Angel for Shabbat, Parashat Ki Tavo
By Rabbi Marc D. Angel
“You have avouched the Lord this day to be your God and that you would walk in His ways and keep His statutes and commandments and ordinances and hearken to His voice. And the Lord has avouched you this day to be His own treasure…and to make you high above all nations that He has made…” (Devarim 26:17-19).
The Torah repeatedly emphasizes the special relationship between God and the children of Israel. This covenant marks Israel as “the chosen people” of God, a very high honor and great responsibility.
Years ago, a member of my congregation did not want to recite the blessing when called to the Torah, praising God Who has chosen us from among all nations. He was a “universalist” and was uncomfortable with the notion of God singling out one people for His special attention. I replied that one could take the blessing as a historical fact rather than a theological principle. The people of Israel alone received the Torah at Mount Sinai. Our blessing acknowledges the historical fact that God did indeed single out one people to receive the Torah. This does not mean that God doesn’t also care about all other humans, only that Israel received a particular revelation.
While this answer satisfied my congregant, it didn’t fully address the issue at hand. Yes, God gave the Torah uniquely to Israel. But how does the rest of humanity fit into the Divine plan?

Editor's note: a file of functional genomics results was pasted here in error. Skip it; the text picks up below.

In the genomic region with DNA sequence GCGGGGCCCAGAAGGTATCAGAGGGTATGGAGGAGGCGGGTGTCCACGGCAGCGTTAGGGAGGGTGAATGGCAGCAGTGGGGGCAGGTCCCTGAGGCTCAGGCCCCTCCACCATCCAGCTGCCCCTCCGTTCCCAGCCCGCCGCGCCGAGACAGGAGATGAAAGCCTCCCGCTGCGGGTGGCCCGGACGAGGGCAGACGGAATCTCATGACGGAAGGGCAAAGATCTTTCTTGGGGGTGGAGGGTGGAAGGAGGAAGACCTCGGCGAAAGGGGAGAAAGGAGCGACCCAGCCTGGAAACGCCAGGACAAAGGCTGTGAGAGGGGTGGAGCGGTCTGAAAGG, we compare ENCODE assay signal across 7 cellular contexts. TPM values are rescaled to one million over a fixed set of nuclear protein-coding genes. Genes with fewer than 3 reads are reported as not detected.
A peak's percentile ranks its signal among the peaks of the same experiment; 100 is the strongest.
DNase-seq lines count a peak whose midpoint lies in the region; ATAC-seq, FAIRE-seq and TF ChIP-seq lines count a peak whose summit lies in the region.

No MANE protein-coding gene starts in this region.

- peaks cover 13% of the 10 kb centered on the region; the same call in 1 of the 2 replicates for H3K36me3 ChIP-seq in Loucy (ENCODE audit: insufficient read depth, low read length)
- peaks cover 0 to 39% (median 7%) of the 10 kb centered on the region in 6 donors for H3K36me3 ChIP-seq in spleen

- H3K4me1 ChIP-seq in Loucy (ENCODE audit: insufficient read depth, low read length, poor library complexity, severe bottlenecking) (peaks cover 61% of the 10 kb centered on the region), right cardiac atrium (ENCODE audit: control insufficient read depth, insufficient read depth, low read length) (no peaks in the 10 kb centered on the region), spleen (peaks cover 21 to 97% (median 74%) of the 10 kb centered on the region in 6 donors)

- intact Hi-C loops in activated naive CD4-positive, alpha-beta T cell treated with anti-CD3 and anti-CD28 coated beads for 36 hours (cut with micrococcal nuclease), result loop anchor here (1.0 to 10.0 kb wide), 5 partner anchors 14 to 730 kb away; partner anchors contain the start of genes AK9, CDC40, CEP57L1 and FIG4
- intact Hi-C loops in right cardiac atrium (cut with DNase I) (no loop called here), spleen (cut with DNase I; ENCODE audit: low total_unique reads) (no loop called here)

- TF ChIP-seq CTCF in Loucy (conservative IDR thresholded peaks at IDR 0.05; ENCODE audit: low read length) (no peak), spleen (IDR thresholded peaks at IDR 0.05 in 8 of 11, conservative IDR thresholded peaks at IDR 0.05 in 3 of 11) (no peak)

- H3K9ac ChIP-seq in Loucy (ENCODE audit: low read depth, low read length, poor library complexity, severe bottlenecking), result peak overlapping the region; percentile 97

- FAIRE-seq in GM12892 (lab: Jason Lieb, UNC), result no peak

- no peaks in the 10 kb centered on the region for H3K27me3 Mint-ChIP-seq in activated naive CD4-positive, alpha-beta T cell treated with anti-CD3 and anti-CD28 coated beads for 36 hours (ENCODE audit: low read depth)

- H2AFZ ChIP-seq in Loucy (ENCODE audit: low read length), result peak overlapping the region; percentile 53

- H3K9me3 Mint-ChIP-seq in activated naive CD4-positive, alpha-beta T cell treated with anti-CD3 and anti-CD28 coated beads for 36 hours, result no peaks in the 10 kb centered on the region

Modern Jewish thinkers have tried to balance the particular religious reality of Israel/Judaism, and the universal impulse to relate to all human beings and their faiths. Alon Goshen-Gottstein recently published a book dealing with Rabbis Irving Greenberg and Jonathan Sacks: Covenant and World Religions, Littman Library of Jewish Civilization, 2023. He points to three approaches.
Pluralism: this posits that all religions are equally connected to God and each has its own particular contribution to make to human progress. Jews have their own covenant, but so do other religions. While thinkers like Rabbi Irving Greenberg have identified with this approach, many others—certainly those within Orthodox Judaism—have not been comfortable with pluralism. For many, Judaism has a unique relationship with God above and beyond other nations/religions.
Exclusivism: this posits that only one religion has ultimate truth. This view was widely held by Christian and Muslim theology for centuries i.e. only their religion is true and everyone needs to convert to it in order to be in proper relationship with God. Within Judaism, many thinkers promoted the exclusivist view, although recognizing that all righteous people have a place in the world to come. For Jewish exclusivists, only Judaism has the ultimate Truth.
Inclusivism: this posits that while our religion/people is chosen, God loves all of humanity. Rabbi Sacks essentially adopts this approach. We have the Torah and our unique covenant with God. But we make room for all good people, whatever their religion. We can work fruitfully with people of other religions as long as we all see ourselves as working for the betterment of humanity. Instead of debating theological points, we should be joining hands to foster justice, respect, kindness, peace etc.
The Torah makes it clear that the people of Israel have a unique relationship with the Almighty and a unique mission to fulfill. This does not preclude God’s relationship with all humanity and love for all who seek to live righteous lives.
A grand religious vision must necessarily entail a grand perception of God: God is great enough to create and love all human beings. God sees the whole canvas of humanity in its fulness.